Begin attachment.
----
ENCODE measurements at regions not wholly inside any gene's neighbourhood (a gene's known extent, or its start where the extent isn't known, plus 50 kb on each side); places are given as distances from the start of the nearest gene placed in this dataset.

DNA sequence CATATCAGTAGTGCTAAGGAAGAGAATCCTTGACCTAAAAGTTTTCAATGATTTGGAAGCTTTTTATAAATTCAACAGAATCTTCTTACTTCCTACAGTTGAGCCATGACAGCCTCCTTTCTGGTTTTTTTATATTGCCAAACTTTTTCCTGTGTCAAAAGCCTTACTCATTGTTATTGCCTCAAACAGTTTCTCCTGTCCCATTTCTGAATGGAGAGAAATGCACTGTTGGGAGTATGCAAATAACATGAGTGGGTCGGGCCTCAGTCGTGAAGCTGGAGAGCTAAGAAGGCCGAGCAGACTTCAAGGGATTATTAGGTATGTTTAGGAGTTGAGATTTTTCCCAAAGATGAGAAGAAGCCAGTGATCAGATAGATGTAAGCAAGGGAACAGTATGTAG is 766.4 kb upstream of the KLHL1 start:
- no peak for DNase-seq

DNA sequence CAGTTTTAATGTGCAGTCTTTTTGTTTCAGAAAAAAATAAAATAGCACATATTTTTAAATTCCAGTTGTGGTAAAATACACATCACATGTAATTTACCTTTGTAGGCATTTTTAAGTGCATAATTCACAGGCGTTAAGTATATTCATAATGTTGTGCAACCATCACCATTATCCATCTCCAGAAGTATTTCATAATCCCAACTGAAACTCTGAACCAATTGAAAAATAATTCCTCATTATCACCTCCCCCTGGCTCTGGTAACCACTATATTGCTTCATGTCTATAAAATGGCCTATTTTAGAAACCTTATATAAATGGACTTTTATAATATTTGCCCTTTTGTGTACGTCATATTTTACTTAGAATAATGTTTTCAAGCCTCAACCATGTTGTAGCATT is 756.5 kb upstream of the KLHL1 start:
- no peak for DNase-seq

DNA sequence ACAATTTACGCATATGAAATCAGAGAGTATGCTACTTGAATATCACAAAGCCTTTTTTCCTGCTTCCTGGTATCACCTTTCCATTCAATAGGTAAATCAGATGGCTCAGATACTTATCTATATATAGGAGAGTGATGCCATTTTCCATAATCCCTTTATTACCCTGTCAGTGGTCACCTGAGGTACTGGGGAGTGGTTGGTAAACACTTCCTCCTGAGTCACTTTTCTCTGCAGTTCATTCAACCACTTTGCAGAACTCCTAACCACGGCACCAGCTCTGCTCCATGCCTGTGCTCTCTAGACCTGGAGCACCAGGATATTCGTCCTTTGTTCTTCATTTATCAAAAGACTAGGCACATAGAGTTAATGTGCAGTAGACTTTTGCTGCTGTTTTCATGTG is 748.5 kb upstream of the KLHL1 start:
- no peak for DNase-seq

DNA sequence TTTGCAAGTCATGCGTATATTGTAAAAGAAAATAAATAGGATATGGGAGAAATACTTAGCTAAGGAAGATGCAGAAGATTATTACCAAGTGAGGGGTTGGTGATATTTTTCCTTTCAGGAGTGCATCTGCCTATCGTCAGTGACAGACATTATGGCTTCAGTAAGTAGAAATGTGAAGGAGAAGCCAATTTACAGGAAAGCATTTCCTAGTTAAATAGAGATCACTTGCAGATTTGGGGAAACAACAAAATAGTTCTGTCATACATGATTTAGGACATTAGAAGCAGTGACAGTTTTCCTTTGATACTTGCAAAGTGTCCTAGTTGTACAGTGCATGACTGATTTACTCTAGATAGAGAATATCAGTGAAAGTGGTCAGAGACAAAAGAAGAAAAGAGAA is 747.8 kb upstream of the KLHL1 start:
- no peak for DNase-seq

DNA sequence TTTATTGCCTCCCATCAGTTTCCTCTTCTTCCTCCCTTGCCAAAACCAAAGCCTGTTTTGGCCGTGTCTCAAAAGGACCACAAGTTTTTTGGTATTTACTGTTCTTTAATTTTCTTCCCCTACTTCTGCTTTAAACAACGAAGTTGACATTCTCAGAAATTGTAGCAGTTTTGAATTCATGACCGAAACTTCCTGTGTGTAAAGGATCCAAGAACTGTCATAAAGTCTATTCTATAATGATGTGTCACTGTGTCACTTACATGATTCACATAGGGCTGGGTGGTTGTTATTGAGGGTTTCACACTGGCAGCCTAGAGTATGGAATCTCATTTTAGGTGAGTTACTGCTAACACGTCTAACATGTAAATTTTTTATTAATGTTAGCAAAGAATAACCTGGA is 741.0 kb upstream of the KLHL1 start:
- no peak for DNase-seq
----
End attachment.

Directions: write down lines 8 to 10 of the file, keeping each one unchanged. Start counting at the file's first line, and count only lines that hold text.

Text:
DNA sequence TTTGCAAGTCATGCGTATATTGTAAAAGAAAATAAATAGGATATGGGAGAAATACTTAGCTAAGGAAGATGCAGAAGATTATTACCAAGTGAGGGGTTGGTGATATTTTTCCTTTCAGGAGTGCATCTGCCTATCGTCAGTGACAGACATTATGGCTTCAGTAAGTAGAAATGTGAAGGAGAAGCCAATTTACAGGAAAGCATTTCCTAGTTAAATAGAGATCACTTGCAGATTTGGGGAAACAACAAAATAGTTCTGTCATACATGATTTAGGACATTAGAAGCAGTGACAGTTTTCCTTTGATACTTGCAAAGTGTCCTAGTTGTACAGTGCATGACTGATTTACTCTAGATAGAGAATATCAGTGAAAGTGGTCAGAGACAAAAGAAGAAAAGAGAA is 747.8 kb upstream of the KLHL1 start:
- no peak for DNase-seq

DNA sequence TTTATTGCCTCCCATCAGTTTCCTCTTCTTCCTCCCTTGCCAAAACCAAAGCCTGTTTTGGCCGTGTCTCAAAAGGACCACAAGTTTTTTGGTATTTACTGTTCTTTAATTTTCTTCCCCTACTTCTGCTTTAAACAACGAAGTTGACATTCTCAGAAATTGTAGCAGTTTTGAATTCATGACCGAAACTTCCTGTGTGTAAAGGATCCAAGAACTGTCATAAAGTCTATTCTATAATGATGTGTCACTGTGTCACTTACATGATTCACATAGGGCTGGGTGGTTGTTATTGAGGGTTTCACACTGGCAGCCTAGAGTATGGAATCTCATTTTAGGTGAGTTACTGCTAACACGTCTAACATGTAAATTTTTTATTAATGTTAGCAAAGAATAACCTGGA is 741.0 kb upstream of the KLHL1 start: